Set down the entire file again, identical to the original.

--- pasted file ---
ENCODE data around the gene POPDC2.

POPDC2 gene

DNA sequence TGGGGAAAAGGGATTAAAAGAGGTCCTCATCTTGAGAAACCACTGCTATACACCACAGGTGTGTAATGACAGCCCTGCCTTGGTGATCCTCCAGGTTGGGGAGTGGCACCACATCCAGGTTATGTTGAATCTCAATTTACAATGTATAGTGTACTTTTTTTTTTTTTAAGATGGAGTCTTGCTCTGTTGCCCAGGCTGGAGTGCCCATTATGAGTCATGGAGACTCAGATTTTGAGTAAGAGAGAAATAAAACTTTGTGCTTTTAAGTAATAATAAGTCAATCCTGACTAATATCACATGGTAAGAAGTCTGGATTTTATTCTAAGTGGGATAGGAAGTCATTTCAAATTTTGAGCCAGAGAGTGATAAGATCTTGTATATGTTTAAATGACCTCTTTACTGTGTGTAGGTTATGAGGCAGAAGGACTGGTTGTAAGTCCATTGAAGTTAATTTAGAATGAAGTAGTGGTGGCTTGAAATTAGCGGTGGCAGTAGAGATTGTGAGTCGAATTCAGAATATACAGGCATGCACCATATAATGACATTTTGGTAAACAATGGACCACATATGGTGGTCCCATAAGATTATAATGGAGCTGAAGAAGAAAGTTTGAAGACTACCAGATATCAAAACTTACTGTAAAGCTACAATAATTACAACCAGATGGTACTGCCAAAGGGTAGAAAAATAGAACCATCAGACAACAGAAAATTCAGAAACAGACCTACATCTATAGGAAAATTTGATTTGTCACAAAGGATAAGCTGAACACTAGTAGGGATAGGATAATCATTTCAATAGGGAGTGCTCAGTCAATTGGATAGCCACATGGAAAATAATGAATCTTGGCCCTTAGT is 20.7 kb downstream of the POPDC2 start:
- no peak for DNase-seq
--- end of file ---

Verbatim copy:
ENCODE data around the gene POPDC2.

POPDC2 gene

DNA sequence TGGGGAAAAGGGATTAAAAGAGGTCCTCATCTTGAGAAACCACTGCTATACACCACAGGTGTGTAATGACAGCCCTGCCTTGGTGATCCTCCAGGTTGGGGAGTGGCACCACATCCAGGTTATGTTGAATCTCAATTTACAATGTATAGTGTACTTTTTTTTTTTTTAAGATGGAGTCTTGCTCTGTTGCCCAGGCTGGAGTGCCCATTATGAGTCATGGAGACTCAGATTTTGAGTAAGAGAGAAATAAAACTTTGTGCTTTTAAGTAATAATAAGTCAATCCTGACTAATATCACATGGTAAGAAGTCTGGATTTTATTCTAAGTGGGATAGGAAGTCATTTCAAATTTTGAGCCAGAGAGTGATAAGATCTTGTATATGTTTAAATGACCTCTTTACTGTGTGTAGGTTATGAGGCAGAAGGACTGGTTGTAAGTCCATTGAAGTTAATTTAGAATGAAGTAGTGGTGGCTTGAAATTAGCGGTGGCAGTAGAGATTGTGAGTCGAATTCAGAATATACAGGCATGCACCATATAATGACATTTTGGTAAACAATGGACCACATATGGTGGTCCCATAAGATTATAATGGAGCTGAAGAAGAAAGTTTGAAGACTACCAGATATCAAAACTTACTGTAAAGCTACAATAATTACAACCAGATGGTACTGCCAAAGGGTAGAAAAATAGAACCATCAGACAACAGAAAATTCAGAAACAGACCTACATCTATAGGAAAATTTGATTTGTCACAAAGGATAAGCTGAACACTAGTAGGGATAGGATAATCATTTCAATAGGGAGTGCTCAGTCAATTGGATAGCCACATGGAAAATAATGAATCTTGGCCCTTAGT is 20.7 kb downstream of the POPDC2 start:
- no peak for DNase-seq